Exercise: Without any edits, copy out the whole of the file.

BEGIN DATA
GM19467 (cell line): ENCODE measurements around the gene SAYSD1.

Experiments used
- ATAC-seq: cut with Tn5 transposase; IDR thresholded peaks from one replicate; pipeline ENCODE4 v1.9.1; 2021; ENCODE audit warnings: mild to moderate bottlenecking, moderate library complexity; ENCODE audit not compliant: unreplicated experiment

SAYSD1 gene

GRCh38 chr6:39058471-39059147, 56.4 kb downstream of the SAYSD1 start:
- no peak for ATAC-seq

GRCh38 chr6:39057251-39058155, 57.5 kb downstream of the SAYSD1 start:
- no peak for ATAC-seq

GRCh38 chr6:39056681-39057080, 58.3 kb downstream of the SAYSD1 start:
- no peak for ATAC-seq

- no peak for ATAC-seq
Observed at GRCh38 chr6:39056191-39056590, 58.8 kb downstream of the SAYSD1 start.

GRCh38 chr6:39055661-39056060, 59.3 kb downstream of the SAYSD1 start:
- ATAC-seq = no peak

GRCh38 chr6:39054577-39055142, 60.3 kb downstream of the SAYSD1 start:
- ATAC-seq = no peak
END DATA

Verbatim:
GM19467 (cell line): ENCODE measurements around the gene SAYSD1.

Experiments used
- ATAC-seq: cut with Tn5 transposase; IDR thresholded peaks from one replicate; pipeline ENCODE4 v1.9.1; 2021; ENCODE audit warnings: mild to moderate bottlenecking, moderate library complexity; ENCODE audit not compliant: unreplicated experiment

SAYSD1 gene

GRCh38 chr6:39058471-39059147, 56.4 kb downstream of the SAYSD1 start:
- no peak for ATAC-seq

GRCh38 chr6:39057251-39058155, 57.5 kb downstream of the SAYSD1 start:
- no peak for ATAC-seq

GRCh38 chr6:39056681-39057080, 58.3 kb downstream of the SAYSD1 start:
- no peak for ATAC-seq

- no peak for ATAC-seq
Observed at GRCh38 chr6:39056191-39056590, 58.8 kb downstream of the SAYSD1 start.

GRCh38 chr6:39055661-39056060, 59.3 kb downstream of the SAYSD1 start:
- ATAC-seq = no peak

GRCh38 chr6:39054577-39055142, 60.3 kb downstream of the SAYSD1 start:
- ATAC-seq = no peak